Sunday, 11 April 2010

Map Making Progress


My new map making project has regulated everything else very much to the “back boiler”. We have managed one short wargame, and two quite long walks, but apart from that it has been maps, maps and still more maps. And for all that work I have precious little to show for it.

Most of the leg work has already been done for my previous hand drawn map. I had copied an AA Maps of Europe and drawn on a 20x20 mile grid. So I only had to put a similar grid on CC3 and copy the outline of Spain from my AA maps. Sounds simple, but it was anything but.

CC3 is designed for fantasy map making, and if you want to draw a simple island its easy. However I wanted to draw an accurate outline of Spain. To do so I had to enlarge sections of my map so that I could copy the outline from the AA map. Sounds easy, but you have to be careful not to touch any part of the map with the cursor. If you do so that becomes part of your outline. This happened at least six times, and each time I had to start again.

But the most frustrating part is when you right click to end the outline. When you do that your map suddenly appears in all of its glory. Unfortunately my start and finish line was not quite right, and my map of Spain showed the Atlantic Ocean over a large part of northern Spain! That was when I gave up and went to bed.

You do however learn by your mistakes, and eventually I got the outline to my satisfaction. I then wanted to outline the coastline. There is a tutorial on how to do just that, so it was quite easy to follow. And the result was quite pleasing. But when I next switched on the map my outline has disappeared. Fortunately a kind person on the ProFantasy forum explained that you have to adjust the settings in order for these enhancements to appear, and he did so in such a simple and fool proof way that even I could do it.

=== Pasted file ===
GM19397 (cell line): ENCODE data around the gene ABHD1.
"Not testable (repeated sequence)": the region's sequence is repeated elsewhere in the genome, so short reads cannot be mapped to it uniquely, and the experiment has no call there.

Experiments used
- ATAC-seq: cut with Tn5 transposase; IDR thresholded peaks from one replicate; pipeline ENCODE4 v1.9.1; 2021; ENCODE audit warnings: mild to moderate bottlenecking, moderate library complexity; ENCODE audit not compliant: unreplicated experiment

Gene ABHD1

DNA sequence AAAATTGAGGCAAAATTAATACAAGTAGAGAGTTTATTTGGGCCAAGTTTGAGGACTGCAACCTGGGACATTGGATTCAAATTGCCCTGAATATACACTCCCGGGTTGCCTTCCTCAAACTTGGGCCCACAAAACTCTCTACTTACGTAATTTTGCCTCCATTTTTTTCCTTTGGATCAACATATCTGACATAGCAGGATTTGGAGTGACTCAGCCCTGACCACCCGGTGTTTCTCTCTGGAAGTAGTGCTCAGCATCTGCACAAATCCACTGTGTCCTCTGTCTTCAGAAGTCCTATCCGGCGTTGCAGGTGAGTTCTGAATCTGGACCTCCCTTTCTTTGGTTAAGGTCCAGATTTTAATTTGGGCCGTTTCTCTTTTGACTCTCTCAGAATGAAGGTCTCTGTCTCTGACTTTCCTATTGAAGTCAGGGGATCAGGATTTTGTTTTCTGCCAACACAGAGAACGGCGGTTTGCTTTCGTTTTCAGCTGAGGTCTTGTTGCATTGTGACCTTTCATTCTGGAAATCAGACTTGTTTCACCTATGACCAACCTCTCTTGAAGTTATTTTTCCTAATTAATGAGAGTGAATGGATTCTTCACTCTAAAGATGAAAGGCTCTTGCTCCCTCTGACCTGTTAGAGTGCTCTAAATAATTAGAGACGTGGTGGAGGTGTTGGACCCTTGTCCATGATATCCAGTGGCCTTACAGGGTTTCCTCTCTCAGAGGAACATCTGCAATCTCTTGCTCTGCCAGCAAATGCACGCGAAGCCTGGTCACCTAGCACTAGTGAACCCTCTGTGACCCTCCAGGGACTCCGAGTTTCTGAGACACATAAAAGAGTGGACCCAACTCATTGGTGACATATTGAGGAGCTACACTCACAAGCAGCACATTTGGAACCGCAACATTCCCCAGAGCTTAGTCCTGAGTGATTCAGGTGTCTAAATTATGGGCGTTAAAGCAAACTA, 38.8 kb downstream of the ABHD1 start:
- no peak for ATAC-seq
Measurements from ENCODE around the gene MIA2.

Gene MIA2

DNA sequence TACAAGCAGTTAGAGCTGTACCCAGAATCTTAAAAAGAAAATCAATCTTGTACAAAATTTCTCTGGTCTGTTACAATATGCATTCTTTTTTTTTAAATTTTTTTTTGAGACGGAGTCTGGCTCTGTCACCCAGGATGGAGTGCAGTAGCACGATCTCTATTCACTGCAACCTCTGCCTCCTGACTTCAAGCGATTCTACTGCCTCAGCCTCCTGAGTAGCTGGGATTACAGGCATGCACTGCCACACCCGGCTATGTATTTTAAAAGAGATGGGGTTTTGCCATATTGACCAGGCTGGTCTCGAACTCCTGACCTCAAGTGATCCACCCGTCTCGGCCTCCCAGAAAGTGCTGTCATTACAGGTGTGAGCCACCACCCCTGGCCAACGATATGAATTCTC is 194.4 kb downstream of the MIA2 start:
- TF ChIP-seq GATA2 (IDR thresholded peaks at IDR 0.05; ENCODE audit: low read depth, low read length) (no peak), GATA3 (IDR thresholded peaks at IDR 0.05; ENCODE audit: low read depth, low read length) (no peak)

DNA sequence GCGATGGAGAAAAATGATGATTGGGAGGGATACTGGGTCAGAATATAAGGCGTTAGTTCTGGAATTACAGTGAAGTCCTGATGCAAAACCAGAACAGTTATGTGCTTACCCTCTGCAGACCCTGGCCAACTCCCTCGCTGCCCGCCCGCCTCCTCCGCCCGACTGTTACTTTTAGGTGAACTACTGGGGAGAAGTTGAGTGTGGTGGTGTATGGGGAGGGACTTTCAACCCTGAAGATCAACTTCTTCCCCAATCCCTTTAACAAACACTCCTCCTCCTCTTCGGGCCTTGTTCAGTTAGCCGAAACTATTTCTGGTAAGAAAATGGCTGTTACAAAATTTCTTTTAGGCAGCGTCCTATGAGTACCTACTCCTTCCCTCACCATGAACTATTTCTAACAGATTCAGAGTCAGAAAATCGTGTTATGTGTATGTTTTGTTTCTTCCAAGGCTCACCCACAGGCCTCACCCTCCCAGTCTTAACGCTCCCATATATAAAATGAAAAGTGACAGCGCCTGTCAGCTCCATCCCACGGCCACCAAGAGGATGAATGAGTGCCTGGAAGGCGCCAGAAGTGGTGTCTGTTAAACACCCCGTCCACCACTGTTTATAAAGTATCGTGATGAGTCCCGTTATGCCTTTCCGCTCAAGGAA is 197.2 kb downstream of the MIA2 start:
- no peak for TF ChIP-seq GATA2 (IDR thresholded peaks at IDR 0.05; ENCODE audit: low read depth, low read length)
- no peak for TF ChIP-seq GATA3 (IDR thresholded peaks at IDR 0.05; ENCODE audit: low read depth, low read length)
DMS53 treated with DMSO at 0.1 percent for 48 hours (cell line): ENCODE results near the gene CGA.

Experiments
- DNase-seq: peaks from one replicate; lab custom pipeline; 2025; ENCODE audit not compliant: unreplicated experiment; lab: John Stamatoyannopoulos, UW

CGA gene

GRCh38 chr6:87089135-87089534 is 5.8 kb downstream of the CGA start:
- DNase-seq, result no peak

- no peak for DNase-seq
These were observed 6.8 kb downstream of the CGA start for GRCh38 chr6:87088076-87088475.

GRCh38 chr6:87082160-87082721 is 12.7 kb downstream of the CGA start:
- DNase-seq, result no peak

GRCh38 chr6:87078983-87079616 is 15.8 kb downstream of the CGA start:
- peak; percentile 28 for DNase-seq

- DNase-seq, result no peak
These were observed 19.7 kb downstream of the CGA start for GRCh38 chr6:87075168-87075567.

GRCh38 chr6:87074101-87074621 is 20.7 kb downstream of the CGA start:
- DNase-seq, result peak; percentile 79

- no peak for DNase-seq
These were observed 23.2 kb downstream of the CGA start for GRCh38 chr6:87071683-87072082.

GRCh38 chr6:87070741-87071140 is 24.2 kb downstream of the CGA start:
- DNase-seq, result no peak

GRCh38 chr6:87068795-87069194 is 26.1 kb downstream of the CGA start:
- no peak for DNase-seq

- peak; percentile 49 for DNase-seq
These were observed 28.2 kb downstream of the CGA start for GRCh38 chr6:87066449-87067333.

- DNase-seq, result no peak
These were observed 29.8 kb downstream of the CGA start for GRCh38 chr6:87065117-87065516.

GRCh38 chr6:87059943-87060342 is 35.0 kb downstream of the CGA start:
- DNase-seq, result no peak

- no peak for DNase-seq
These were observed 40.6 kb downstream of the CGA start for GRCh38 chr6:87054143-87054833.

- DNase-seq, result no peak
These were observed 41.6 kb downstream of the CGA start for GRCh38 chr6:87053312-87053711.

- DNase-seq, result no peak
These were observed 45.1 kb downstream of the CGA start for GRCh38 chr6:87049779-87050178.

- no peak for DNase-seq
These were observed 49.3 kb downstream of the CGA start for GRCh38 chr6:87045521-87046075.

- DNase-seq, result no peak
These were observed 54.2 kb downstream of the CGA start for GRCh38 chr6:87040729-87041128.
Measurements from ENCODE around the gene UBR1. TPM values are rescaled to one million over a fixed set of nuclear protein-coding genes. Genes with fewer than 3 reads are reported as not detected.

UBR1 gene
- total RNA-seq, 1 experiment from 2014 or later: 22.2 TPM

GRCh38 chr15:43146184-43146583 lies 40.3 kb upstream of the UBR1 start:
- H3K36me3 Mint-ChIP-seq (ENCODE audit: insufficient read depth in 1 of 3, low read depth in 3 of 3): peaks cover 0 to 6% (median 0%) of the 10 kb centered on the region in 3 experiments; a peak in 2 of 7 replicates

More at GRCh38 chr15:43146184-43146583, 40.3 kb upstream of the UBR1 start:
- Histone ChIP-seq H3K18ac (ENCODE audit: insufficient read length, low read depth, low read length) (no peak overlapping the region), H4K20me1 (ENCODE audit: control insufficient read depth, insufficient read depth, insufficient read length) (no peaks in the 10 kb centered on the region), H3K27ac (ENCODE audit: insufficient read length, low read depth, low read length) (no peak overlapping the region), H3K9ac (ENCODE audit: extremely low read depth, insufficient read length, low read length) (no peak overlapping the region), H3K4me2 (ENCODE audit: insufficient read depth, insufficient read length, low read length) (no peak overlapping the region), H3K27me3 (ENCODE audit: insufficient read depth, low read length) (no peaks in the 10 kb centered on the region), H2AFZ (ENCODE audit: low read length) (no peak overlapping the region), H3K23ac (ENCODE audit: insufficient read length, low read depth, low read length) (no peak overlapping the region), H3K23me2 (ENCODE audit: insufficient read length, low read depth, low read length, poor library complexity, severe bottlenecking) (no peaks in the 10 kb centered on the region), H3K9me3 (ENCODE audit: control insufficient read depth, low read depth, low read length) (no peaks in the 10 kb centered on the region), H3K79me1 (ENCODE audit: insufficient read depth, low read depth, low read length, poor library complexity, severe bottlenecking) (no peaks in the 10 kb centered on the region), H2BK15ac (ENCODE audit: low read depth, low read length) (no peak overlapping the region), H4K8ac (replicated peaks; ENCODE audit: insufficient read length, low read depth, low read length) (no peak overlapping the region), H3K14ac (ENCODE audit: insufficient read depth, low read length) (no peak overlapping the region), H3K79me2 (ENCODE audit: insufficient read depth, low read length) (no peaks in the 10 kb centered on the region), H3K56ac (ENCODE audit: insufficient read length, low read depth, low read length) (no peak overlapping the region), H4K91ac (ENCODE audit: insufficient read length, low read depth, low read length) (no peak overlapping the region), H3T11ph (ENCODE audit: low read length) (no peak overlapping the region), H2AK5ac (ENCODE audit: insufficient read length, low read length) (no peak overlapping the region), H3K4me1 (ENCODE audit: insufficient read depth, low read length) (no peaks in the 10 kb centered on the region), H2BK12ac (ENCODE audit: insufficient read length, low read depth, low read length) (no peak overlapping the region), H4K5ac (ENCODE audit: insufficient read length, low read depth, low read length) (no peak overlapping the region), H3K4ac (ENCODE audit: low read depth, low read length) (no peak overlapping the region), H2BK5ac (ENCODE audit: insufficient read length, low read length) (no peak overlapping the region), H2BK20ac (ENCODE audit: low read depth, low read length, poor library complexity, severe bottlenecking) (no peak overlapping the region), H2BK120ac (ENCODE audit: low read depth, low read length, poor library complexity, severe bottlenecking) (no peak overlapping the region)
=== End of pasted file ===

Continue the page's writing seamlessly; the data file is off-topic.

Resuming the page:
The next stage was putting in the rivers. As soon as they got one square away from the coast they suddenly took on a life of their own and made straight for the nearest coast. After a long frustrating hour or two it was back to the forum. Now I was told that you have to disengage a button called “attach” when you select a river. This is designed to allow you to start your river inland and it will make its own way to a suitable coast. Good idea for your imaginary island, but not so good for Spain. My river was starting at Oporto, going inland for 20 miles and immediately making for Corunna. Again easy to put right, but why on earth do ProFantasy put such an option as the default? Surely it would make more sense to only do so if one engages the “attach” button.

The next part was easy. I wanted to put in the regional capitols. With my AA map I already had the correct grid references, so it was easy to do so on my CC3 map. However the font was incorrect. There are about 30 fonts you can choose from, but no way you can see what each font looks like. Again to the forum. It appears you used to be able to do so, but that option disappeared with the latest update. I was assured that it would probably be put back with the next update.

So all in all a very frustrating week. I have seen historical wargame maps made with ProFantasy and they look great, so I am not knocking the system. However it is not exactly user friendly for beginners. I am not defeated – yet. Jan is also struggling with the learning process, so at least we can compare notes. Fortunately we are both very stubborn and determined not to give up.

2 comments:

Jacko said...

CC3 is good but I have the same issues as you. Wandering rivers and such - its quite painstaking sometimes :).

thistlebarrow said...

Hi Jacko

I am glad to hear I am not the only one finding CC3 difficult to master. I find I am spending so much time working on the map that I have not had any time for wargaming all week! At this stage there is so much to learn, just to master the basics. I am sure that there are lots of short cuts which would save me time, but I am a long way from that. My map of Spain is starting to take shape, but a long way to go yet.

regards

Paul